D’Angelo Russell, despite now playing in The Bay as a Warrior, will always be a member of the Brooklyn Nets to their fans.
I went to a Brooklyn Nets game with my father this past November against the Philadelphia Sixers at the Barclays Center.
The game went great as Brooklyn was leading by over 20 points at the end of the third quarter. The Nets were dismantling the Sixers offensively; draining threes and playing efficient team basketball.
A lot was due to two players: D’ Angelo Russell, who finished with 38 points on 16-28 shooting, and Spencer Dinwiddie, who recorded 31 points on 11-15 shooting. Russell was a tactician and maestro on the floor. He would blow by Joel Embiid, finishing at the rim, and was unguardable knocking down his typical midrange jumpers.
In the end, the Nets eventually blew a 20 point lead in the fourth and allowed Embiid and Jimmy Butler to lead the Sixers back into the game. To make matters worse, the Nets frustratingly lost a perfect chance to upset the Sixers; Butler knocked a buzzer-beating three-point dagger in front of Rondae Hollis-Jefferson.
Still, one of the positive things from that night was watching Russell play. It provided more reasons for people to believe that he could be a great player if he kept on grinding.
Russell, for the rest of the 2018-2019 season, did accomplish this feat. After that Sixers game, the Nets would lose the next five games, which would result in an overall eight-game losing streak. For the rest of the year, Russell would be one of the sole leaders on the Nets and eventually led them back to the playoffs for the first time since 2015.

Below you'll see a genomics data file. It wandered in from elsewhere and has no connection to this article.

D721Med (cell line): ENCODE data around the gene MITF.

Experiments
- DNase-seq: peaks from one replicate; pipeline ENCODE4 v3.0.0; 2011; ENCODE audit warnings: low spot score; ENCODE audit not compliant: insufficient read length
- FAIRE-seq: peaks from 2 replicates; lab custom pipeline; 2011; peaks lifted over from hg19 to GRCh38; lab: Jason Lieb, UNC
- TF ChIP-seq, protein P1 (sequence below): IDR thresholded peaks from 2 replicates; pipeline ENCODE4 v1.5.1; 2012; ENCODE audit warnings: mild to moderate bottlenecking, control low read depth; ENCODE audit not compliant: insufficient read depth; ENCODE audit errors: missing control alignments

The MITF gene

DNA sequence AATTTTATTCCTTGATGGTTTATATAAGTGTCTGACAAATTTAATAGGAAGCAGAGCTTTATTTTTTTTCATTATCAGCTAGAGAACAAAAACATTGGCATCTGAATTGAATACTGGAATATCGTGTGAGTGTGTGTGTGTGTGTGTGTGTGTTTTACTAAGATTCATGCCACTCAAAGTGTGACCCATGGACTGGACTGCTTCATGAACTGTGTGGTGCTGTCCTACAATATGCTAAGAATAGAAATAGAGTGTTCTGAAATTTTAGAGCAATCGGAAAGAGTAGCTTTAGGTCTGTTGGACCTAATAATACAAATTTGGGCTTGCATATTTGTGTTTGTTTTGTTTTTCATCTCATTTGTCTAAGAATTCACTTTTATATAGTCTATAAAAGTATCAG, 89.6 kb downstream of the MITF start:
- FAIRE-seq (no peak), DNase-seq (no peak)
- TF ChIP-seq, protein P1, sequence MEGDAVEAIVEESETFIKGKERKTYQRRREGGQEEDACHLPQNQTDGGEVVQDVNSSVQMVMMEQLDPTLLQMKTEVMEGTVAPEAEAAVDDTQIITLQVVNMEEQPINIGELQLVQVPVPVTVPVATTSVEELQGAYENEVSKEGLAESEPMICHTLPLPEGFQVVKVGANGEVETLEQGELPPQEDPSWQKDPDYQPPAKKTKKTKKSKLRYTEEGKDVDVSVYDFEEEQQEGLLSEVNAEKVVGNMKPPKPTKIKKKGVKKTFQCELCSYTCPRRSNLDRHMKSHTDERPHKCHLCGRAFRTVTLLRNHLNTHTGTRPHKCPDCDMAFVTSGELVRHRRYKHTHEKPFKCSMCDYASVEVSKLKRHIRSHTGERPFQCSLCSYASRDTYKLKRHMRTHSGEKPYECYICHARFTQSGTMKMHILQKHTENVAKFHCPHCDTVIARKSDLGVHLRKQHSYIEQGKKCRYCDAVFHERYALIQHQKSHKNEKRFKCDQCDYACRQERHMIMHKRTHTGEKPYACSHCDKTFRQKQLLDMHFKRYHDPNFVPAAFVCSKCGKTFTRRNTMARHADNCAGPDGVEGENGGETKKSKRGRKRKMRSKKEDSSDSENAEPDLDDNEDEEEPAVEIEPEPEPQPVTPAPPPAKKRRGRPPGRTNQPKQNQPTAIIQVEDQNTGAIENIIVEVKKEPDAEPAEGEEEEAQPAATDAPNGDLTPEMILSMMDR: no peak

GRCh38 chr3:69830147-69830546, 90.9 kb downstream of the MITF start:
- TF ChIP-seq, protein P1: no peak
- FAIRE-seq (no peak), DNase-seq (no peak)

His efforts marked him his first all-star appearance and the first all-star we had since Joe Johnson in 2014. He not only proved his quality across the NBA, but helped by his fellow brothers and teammates like Joe Harris, Jared Dudley, Spencer Dinwiddie, etc., he proved that the Nets were a real team for the first time in years.
Fast forward to the present day and the Brooklyn Nets have traded D’Angelo Russell along with Traveon Graham and Shabazz Napier for a future first and second in a sign and trade with the Golden State Warriors. Russell signs for a four-year, $117 million maximum contract and will be the odd man out after the mega-acquisitions that were Kyrie Irving and Kevin Durant on June 30.
Most can undeniably agree the recent additions were worth taking, even with the concerns of Durant’s recent Achilles injury that most likely will sideline him for a year, and the speculation of Kyrie’s questionable behavior down in Boston. Still, there is a sense of mixed emotions to the recent signings and to be honest, a sense of sadness and disappointment inside some.
When the Nets acquired Russell in the summer of June 2017, it was the day before the 2017 NBA draft. I remember I woke up from a nap where I got a text from a friend. I didn’t talk to him that much for a while since we grew apart later in life, but we still connected about the Nets like we always did as kids.
I can’t recall the exact words, but when checking my phone he said something related to Brook Lopez. Confused, I checked the news on Reddit and Bleacher Report, where Adrian Wojnarowski reported that the Nets acquired D’Angelo Russel and Timothy Mozgov from the Los Angeles Lakers, trading away Brook Lopez and our 27th pick in the 2017 draft.
Ironically, saddened by D-Lo leaving right now, I honestly didn’t feel a sense of pain for Lopez, who was the longest-tenured Net in our history and was at the time our “franchise.” It was a point in our team’s period when I just wanted to get any sort of young talent. Hearing that the Nets added Russell, a second-round product, gave the Nets one of the first signs of hope that the franchise hadn’t had in a while.